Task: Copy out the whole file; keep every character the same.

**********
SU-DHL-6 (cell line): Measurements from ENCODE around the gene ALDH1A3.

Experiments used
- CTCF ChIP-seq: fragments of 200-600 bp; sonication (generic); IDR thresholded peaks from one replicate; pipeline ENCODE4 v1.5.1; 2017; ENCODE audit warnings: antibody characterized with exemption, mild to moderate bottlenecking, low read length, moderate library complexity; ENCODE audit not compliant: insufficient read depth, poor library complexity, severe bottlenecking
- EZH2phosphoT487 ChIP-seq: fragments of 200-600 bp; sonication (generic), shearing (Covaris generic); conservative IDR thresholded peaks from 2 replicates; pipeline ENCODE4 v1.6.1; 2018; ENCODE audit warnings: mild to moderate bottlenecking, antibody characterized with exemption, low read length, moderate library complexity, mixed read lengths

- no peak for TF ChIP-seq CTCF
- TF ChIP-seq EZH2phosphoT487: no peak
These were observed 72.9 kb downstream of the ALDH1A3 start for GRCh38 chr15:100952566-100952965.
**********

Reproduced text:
SU-DHL-6 (cell line): Measurements from ENCODE around the gene ALDH1A3.

Experiments used
- CTCF ChIP-seq: fragments of 200-600 bp; sonication (generic); IDR thresholded peaks from one replicate; pipeline ENCODE4 v1.5.1; 2017; ENCODE audit warnings: antibody characterized with exemption, mild to moderate bottlenecking, low read length, moderate library complexity; ENCODE audit not compliant: insufficient read depth, poor library complexity, severe bottlenecking
- EZH2phosphoT487 ChIP-seq: fragments of 200-600 bp; sonication (generic), shearing (Covaris generic); conservative IDR thresholded peaks from 2 replicates; pipeline ENCODE4 v1.6.1; 2018; ENCODE audit warnings: mild to moderate bottlenecking, antibody characterized with exemption, low read length, moderate library complexity, mixed read lengths

- no peak for TF ChIP-seq CTCF
- TF ChIP-seq EZH2phosphoT487: no peak
These were observed 72.9 kb downstream of the ALDH1A3 start for GRCh38 chr15:100952566-100952965.